BWW Reviews: BYE, BYE BIRDIE Gives Sacramento a Happy Hello

BWW Reviews: BYE, BYE BIRDIE Gives Sacramento a Happy Hello

Every so often a musical comes along that is just pure fun. In a humorous imitation of the likes of Elvis Presley and his fan girls, "Bye, Bye Birdie" became just such a production, followed by two film versions and earning a place in pop culture with well-known songs like "The Telephone Hour" and "Put on a Happy Face." Sacramento Music Circus adds to the entertainment this week with colorful costumes, authentic set pieces and a decked out cast.

Glenn Casale's underplayed direction misses some of the script's exaggerated humor, and Randy Slovacek keeps it simple with his 50's dance-inspired choreography. But Casale also gives his audience a flawless cast in endearing roles, and no matter how often used, the round stage always causes a heartbeat to skip as it lifts up and begins to rotate. With "Birdie," the speckled platform finds its purpose when singer Conrad Birdie (Nathaniel Hackmann with good looks, swaying hips and a voice to make the ladies swoon) gives an impromptu performance in front of Sweet Apple, Ohio's City Hall. The star has come to give "One Last Kiss" to a randomly chosen fan before his draft goes into effect.

Amanda Jane Cooper, whose credits include Glinda in "Wicked," smartly encompasses the conflicting emotions of youth with her hyper, teenage personality as the lucky chosen one, Kim MacAfee. With songs like "How Lovely to be a Woman" and "One Boy" to showcase her vocal skills, Cooper also has some amusing moments with Kim's family that involve growing up, getting "pinned" and appearing on the Ed Sullivan Show. Stuart Marland does a killer impersonation of Paul Lynde (Uncle Arthur on "Bewitched") as Mr. McAfee. And Larry Raben makes an adorable mama's boy in the role made famous by Dick Van Dyke, Conrad's manager Albert Peterson.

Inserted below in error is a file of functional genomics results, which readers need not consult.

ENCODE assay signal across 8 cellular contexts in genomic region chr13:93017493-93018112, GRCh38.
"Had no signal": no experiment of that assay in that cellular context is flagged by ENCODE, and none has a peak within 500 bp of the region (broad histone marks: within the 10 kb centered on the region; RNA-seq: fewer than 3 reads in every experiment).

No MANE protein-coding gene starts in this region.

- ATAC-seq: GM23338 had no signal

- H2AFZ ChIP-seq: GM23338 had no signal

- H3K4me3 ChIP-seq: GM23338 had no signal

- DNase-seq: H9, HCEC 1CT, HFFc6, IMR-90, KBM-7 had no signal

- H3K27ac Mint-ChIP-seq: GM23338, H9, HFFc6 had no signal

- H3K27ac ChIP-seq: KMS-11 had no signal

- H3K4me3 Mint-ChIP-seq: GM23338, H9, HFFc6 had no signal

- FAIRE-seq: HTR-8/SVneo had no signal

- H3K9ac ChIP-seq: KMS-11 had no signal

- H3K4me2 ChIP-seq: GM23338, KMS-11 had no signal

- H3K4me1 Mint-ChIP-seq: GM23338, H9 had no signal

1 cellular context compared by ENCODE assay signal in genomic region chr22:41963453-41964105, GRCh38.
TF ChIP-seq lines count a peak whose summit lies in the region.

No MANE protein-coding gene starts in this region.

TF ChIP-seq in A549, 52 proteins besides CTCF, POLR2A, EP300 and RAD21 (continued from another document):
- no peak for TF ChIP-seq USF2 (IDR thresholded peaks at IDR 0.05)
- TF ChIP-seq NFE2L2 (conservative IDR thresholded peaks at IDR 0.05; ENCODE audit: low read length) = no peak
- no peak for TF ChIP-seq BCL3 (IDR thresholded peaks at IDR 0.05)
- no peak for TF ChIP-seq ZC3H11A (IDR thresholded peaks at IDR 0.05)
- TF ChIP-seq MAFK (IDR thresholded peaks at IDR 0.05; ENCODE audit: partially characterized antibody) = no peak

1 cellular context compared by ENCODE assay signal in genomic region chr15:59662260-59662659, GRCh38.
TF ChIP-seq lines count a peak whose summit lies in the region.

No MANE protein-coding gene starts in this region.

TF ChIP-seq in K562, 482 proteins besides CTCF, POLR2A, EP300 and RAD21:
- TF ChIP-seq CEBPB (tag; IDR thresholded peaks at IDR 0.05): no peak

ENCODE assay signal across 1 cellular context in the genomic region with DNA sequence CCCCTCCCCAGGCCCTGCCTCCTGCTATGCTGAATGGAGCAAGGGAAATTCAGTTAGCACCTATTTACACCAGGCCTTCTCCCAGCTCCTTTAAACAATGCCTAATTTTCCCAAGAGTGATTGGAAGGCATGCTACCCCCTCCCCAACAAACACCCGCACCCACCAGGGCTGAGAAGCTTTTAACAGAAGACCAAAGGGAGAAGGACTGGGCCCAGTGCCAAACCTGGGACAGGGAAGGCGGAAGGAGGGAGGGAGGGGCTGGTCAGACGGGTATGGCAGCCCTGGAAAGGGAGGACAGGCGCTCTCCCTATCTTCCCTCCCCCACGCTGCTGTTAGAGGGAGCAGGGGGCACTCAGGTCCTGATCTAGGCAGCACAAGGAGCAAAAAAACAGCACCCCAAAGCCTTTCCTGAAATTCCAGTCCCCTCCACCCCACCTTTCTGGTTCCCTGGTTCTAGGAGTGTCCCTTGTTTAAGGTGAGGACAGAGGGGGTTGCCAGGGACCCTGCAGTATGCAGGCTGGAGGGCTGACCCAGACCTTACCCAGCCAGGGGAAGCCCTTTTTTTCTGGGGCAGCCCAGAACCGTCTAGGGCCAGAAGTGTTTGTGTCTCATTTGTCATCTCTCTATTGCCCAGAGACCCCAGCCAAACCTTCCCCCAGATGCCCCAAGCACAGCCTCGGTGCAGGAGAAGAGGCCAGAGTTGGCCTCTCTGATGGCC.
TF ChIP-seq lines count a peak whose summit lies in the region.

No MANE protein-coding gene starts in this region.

Raben takes the lead in a lovely rendition of the second act's "Talk to Me," backed up by an exquisite quartet. But Janine DiVita steals the spotlight as Albert's eight-year-long girlfriend slash secretary. While the off-again, on-again relationship takes up much of the musical, Rosie proves the stronger partner. She takes charge of Albert's business and encourages him to become his own man. DiVita's Rosie has incomparable facial expressions, a resilient temperament and a stunning singing voice. Her spoken words are notable, too. The production's comedic timing works best when DiVita is on stage because the actress fits so naturally into her part.

Of course, no one could miss DiVita during the show-stopping "Shriner's Ballet," a hysterical seduction that only live theatre could provide. Such surprising moments gave Tuesday night's opening audience plenty of reasons to "put on a happy face." A Junior Company completed the cast, adding young faces and extra enthusiasm to an already beaming company.


Through July 12
Music Circus

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